Monday, April 20, 2015

5 Tips For Finding Clinical Internships

While different than another coming post with the title of finding "clinch" rotations, this post circulates on finding rotations when the competition is tough, versus the other post which is finding the most choice rotation you can get your hands on. This post will circulate on what to look out for, what opportunities to capitalize on, and, which rotations you may wish to avoid. Certainly, there will be some overlap in content since the topic at hand is so similar. Yet, in any and all cases, I hope you find this post valuable and helpful in your journey.

Here are............!!

5 Tips For Finding Clinical Internships

1. Big name, big brand, big resume builder.
Look lets face it, we're in a consumer's society where branding matters. When you rotate with a place of national if not international acclaim, you then will be blessed with that affiliation. There is also a big advantage in seeking these venues out. They are BIG with lots of rooms and armies of clinicians where the likelihood of you landing a clinical internship will be quite high. The brand value added, a definite plus ;)

2. The setting is important.
Clinical exposure is a big deal and makes you more marketable as a prospective employee. Try not to double up on the same setting, but rather, spread out your breadth of exposure. This is also helpful in simply landing ANY setting since there are many opportunities out there typically untapped for student rotations. You just have to ask, have your DPT program's DCE help facilitate, and the likelihood of getting a rotation just went up!

3. Favor rotations where people are able to teach.
Private practice is great; however, it can be tight operations with a high pressure on productivity. The same goes for SNFs and for profit home health. As such, teaching and learning in such settings tends to be rushed and sometimes even haphazard. When compared to big organizations that love to teach, it becomes night and day. Lots of larger organizations tend to not be on the cutting edge, at it were. However, it won't really matter as what you need most out of these rotations is: (A) to have one, and, (B) to have quality exposure to a healthcare industry setting.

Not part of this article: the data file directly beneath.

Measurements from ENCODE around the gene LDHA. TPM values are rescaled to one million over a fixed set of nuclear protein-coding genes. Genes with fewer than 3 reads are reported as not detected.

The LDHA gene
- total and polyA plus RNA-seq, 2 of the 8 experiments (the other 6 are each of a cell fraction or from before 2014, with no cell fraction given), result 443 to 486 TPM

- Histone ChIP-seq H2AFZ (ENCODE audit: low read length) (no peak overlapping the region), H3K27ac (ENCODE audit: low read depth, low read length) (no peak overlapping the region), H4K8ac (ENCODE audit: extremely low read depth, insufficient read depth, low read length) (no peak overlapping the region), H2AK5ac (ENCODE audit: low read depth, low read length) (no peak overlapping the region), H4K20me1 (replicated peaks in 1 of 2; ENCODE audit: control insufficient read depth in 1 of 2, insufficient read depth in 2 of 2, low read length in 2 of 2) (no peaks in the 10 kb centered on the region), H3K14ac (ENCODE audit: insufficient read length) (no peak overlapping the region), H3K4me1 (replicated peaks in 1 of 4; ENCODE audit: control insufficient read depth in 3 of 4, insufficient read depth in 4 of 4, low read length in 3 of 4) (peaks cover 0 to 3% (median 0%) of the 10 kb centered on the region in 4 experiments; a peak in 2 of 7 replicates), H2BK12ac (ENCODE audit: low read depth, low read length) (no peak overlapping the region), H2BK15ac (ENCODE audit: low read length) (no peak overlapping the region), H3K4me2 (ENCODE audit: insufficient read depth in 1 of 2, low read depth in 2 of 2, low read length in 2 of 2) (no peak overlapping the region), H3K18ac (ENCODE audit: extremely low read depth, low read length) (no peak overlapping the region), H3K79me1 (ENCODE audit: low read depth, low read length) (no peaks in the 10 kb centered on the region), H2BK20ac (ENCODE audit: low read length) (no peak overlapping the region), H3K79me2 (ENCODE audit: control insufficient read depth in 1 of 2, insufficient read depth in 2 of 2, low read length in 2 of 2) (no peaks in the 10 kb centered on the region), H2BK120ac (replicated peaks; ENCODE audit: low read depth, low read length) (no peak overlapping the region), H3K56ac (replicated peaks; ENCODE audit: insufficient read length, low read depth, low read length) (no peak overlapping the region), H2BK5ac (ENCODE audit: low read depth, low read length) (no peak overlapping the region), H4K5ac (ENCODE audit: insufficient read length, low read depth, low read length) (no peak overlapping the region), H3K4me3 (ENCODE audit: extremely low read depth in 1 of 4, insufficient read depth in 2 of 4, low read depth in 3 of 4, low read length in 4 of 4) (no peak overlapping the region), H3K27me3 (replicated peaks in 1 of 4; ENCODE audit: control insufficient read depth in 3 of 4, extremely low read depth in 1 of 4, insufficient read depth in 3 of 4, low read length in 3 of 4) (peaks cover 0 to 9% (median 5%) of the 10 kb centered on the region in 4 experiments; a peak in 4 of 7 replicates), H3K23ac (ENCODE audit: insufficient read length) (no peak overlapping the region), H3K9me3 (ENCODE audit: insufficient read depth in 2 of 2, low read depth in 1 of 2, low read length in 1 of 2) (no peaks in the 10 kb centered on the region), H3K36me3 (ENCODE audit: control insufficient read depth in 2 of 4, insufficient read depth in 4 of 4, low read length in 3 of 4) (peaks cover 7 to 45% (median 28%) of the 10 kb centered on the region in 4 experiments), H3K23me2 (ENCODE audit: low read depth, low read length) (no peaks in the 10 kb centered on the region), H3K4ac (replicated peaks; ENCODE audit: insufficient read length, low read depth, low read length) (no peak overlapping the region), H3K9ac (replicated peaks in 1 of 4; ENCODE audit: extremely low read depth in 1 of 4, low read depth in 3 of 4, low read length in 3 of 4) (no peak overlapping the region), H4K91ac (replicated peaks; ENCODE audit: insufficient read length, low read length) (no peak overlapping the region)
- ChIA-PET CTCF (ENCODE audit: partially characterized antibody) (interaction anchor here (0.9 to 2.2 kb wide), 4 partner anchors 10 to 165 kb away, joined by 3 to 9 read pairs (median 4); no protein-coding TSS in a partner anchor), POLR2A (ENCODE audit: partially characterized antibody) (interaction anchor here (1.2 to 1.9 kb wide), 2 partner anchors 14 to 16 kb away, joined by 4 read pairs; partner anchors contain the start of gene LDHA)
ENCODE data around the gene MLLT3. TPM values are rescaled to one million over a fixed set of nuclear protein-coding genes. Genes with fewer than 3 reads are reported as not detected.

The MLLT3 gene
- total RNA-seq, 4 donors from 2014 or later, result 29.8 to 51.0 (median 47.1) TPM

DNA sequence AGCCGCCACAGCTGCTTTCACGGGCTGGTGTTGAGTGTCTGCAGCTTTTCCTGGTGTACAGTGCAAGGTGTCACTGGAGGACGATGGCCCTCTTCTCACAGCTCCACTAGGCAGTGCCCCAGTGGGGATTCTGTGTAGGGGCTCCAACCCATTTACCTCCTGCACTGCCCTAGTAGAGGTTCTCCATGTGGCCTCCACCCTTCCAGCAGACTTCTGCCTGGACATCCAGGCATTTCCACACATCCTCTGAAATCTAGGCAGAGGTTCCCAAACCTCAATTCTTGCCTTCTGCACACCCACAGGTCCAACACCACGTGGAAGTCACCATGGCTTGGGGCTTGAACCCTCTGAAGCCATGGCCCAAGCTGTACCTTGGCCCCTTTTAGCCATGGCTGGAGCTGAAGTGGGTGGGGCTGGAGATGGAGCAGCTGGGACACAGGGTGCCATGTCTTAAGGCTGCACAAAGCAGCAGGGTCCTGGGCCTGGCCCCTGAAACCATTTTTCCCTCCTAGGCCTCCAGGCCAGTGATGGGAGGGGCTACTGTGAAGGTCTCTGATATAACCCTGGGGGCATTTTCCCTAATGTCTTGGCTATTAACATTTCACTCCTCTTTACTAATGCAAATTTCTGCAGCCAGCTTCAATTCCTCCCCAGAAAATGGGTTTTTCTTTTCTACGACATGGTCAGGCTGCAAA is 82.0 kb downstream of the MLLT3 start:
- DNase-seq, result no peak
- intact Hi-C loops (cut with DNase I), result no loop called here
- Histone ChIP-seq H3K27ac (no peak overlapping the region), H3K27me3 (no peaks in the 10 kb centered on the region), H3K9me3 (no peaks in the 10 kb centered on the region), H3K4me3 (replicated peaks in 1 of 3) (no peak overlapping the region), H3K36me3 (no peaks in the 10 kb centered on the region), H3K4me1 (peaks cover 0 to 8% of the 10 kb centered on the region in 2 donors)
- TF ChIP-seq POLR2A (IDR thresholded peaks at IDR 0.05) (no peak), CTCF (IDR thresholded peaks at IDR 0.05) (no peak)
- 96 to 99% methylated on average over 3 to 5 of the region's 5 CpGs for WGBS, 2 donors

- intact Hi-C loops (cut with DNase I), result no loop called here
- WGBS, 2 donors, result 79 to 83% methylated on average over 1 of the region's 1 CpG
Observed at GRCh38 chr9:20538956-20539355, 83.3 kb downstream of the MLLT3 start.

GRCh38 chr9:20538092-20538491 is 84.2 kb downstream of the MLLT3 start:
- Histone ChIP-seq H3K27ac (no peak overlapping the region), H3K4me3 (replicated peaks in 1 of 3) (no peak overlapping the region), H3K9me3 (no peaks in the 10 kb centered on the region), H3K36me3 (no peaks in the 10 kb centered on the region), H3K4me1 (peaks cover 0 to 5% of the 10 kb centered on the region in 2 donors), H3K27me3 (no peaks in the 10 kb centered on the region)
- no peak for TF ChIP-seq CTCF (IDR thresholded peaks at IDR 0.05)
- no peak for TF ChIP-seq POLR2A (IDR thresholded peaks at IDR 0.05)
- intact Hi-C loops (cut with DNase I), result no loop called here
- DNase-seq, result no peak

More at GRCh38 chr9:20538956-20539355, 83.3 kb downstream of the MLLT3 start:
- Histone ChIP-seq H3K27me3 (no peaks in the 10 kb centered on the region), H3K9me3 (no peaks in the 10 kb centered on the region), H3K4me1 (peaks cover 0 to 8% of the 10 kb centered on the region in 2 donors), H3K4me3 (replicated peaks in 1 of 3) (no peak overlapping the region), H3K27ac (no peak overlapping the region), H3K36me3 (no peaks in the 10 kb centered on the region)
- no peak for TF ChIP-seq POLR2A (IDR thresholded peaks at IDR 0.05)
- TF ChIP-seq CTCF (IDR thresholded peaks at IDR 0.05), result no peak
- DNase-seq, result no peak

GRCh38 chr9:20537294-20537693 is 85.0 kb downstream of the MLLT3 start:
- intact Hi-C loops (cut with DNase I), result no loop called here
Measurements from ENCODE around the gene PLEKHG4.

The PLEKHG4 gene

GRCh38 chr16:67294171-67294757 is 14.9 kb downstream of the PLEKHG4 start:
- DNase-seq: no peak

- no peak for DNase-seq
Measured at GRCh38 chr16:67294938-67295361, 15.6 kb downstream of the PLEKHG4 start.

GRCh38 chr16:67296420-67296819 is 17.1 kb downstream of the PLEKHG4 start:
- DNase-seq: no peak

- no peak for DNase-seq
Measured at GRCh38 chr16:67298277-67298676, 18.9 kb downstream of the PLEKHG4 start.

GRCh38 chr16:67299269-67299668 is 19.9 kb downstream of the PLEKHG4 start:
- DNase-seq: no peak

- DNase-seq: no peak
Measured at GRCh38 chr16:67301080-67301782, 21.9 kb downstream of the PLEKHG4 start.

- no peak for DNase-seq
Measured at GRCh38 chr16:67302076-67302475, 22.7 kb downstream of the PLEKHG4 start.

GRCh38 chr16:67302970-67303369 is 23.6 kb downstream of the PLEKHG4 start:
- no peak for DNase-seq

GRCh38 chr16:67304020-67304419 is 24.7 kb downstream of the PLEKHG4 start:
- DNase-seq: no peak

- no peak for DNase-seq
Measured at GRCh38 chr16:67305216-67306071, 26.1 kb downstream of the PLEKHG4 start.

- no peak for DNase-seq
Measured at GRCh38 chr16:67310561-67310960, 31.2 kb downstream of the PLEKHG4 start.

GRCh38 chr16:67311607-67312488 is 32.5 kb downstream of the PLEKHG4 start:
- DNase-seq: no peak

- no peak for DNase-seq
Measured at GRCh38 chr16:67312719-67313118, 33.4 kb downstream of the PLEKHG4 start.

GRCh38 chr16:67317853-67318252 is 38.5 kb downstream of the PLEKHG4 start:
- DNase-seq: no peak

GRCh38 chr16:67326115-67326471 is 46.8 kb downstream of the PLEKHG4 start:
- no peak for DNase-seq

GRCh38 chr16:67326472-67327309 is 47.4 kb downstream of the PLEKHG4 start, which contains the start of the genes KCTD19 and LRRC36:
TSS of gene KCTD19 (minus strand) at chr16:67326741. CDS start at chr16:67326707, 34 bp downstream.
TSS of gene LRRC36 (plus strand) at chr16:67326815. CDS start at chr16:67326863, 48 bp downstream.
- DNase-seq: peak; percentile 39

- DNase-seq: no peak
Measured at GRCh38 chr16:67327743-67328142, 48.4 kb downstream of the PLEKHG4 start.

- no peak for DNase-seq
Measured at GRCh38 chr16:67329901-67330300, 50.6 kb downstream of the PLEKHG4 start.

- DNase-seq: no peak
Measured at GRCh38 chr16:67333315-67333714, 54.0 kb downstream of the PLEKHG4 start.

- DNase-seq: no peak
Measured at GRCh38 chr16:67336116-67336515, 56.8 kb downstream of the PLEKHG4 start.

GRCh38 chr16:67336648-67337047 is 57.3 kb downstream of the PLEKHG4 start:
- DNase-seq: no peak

4. Reach out via social media.
It's happened before and it will happen again! Social media has been a great way to bridge opportunities for both clinicians, affiliation sites, and students alike. I've been a part of such dynamics in the past and it is actually quite rewarding to use something like Twitter to connect people together for the benefit of a deserving and learned student. It's good stuff.

5. Consider areas where no one else is going.
Similar to the words of Tip #2, sometimes choosing a setting where no one is going is a good way to get a rotation. Going in the opposite direction to where everyone else is going allows you a bit more freedom. The trade off is that you may have to physically move to the rotation locale or you may have to settle for a less than favorable setting. But hey, when comparing being held back due to lack of a rotation versus having one.... having one is better than none.

It's actually a rare thing for DPT students to be held back because of unavailable rotations. What IS common, however, is that students are biting their nails... waiting for that rotation to finally get pushed through the proper channels. Personally, I hate living on that nervous ledge. I rather have things better planned out. So while this post circulated around the situations of IF you were struggling in finding a rotation... the follow up post will be centered on how to secure a choice rotation.

Stay tuned!!

UPDATED: Here's the follow up! 5 Tips for Finding "Clinch" Rotations.

No comments:

Post a Comment